Conversion can be dirty business. It has been for many people. It certainly is in the gospel reading for this coming Sunday — John 9:1-41. For a man born without normal eyesight, Jesus’ disciples did what most of us do when we don’t understand things — they began talking about the implications of his circumstances rather than trying to understand them.
“Rabbi, who sinned, this man or his parents that he was born blind?”
“Neither . . . ,” Jesus answered. This is where the dirty business starts. Jesus spat on the ground, mixed his spittle with the dirt to make mud, then rubbed the spit and dirt in the eyes of the man who had initially been an object of theological discussion.
Using clichés and issue-dodging conversation about things we don’t understand (or things we think we understand but really don’t) is far more comfortable than trying to understand the blindness — in others and ourselves. That’s what those who witnessed the change of the blind man did. For forty-one verses their evasive conversations and actions continued. Don’t worry, we won’t read all of them.
Out of this story came the hymn that is most identified today with the Christian faith:
Amazing grace, how sweet the sound, that saved a wretch like me!
I once was lost, but now am found; was blind, but now I see.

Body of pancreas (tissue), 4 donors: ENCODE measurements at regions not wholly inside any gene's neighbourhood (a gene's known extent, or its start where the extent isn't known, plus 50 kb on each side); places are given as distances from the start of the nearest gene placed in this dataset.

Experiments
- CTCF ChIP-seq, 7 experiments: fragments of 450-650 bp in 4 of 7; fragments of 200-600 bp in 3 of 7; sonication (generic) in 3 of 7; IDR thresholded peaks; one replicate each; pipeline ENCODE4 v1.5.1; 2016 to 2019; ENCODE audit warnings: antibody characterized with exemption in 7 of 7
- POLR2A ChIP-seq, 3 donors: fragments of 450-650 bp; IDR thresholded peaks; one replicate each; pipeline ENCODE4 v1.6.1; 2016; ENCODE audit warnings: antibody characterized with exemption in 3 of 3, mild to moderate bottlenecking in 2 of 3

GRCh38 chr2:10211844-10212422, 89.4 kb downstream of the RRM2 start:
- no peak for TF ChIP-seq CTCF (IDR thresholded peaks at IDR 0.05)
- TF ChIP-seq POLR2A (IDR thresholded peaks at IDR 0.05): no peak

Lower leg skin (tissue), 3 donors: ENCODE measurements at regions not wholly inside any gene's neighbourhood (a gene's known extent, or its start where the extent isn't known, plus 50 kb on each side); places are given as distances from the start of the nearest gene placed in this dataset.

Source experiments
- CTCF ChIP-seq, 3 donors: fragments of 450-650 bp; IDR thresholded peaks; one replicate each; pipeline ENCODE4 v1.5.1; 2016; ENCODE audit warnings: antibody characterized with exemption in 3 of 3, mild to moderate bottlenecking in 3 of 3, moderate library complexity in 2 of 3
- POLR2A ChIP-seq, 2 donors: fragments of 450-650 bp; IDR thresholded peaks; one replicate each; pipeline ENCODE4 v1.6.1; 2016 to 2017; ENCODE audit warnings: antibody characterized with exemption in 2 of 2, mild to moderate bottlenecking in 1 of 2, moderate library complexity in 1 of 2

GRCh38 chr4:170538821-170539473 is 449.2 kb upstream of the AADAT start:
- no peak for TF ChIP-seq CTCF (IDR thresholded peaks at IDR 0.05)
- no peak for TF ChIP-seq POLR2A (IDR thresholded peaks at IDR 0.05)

For John Newton, who wrote the hymn, the blindness was his country’s (England’s) stance toward slavery and slave trading. Newton was instrumental in persuading William Wilberforce, a member of Parliament, to campaign for twenty-six years against the British slave trade until the passage of the Slave Trade Act of 1807.
What are the states of blindness we live in today? I want to talk about some of these Sunday —issues that have dogged the Church and our society for years. As I heard the late Phyllis Tickle say about seven years ago, “Until we come to an understanding of what it means to be human, we will continue to wrestle with this stranger in the dark.”
Horse-racing jockeys have their own kinship with Sunday’s text. It’s in the form of a toast to fellow jockeys: “Here’s mud in your eye.” Its meaning is simple — may the winning horse kick mud into the eyes of those who follow.
We could even say that blindness is in the eyes of the beholder. I’ll let you decide. See you Sunday as we watch Jesus heal a blind man.